By Richard Jenkyns
Jane Austen's paintings used to be a real triumph of the comedian spirit--of deep comedy, emerging from the guts of human lifestyles. In A positive Brush on Ivory, Richard Jenkyns takes us on an amiable journey of Austen's fictional global, starting a window on many of the nice works of global literature. Focusing principally on Pride and Prejudice, Mansfield Park, and Emma, yet with many diverting aspect journeys to Austen's different novels, Jenkyns shines a loving mild at the beautiful craftsmanship and profound ethical mind's eye that informs her writing. Readers will locate, for example, a superb dialogue of characterization in Austen. Jenkyns's perception into figures resembling Mr. Bennett or Mrs. Norris is brilliant--particularly his portrait of the fun, smart, continuously ironic Mr. Bennett, whose humor (Jenkyns exhibits) arises out of a deeply unsatisfied and disappointing marriage. the writer will pay due homage to Austen's unrivaled ability with complicated plotting--the good looks with which the first plot and a number of the subplots are woven together--highlighting the countless care she took to make each one plot aspect as typical and as believable as attainable. probably most vital, Jenkyns illuminates the center of Austen's ethical mind's eye: she is consistently acutely aware, all through her works, of the nearness of evil to the comfy social floor. She understands that the socially appropriate sins should be really merciless and cruel, is aware that society should be purple in enamel and claw, and but she permits the pleasures of comedy and social gathering to subordinate them. Insightful and hugely exciting, A tremendous Brush on Ivory captures the spirit and originality of Jane Austen's paintings. will probably be a adored memento or reward for her many enthusiasts.
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Extra info for A Fine Brush on Ivory: An Appreciation of Jane Austen
Part of her effect lies in the counterpoint between the archetypal simplicity of the underlying pattern and the sophistication of what is built upon it. A sense of the archetype's simplicity may also help us to appreciate the subtlety with which she varies the basic pattern. These are variations both of form and ethos; indeed part of her art, at its most assured, is to use formal variation as a means of making ethos. Thus the distinctive feature of Pride and Prejudice is the number of its subplots, knit into one another with confident mastery.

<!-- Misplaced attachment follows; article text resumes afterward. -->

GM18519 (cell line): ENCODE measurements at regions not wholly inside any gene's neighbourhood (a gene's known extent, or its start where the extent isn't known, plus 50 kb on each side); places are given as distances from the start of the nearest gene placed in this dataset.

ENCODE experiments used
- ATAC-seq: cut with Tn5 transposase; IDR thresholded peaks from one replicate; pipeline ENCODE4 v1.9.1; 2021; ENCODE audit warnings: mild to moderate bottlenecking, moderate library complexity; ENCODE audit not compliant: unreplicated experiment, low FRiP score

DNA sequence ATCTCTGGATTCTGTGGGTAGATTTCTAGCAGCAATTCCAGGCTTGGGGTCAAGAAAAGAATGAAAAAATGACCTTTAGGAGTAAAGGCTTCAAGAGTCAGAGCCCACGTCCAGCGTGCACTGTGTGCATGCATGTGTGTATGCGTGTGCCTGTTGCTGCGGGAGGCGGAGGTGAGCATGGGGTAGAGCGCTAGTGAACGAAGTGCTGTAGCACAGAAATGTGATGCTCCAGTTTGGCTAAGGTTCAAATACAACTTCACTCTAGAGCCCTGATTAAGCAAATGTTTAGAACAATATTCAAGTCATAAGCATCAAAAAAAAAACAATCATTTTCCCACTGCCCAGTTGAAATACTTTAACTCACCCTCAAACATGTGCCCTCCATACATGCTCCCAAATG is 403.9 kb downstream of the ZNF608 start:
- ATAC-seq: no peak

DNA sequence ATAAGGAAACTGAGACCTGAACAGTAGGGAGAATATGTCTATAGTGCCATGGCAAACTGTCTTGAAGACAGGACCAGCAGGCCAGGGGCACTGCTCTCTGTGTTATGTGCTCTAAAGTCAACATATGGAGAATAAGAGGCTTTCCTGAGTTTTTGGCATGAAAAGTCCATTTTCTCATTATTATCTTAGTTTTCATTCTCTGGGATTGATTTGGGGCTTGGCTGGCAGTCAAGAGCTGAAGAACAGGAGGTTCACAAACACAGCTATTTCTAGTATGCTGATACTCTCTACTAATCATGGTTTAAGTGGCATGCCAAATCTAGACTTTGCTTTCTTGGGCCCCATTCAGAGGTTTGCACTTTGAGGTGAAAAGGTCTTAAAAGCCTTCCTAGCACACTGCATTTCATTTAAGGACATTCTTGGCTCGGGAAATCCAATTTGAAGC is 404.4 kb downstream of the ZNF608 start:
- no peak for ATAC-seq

Her death is not in fact essential to the plot: it would have been easy enough to find another way of freeing Frank to marry Jane Fairfax. —His aunt dies . "'). In many novels—including some of the very best—we may feel that the business of wrapping up the plot is more of a challenge to the author than a pleasure. His denouement may be competent, even skilful, he may make appropriate gestures of closure (Jane Austen makes some jokes about such processes at the end of Northanger Abbey), yet one may sense that this is not where the writer's heart is.
This book does suggest the importance of social duty and presents some idea of what constitutes a good society (though, as I shall argue, it does not advocate the cosy paternalism often attributed to it). The individual happiness of Emma and Knightley will also contribute to the well-being of their community; Knightley, the virtuous landowner devoted to the welfare of those around him, is indeed a pattern of the good gentleman, as lazy, selfish Mr Woodhouse is an example of the bad gentleman. But it is essential to understand that the study of the individual in relation to his or her community distinguishes Emma from the other works in the canon.
A Fine Brush on Ivory: An Appreciation of Jane Austen by Richard Jenkyns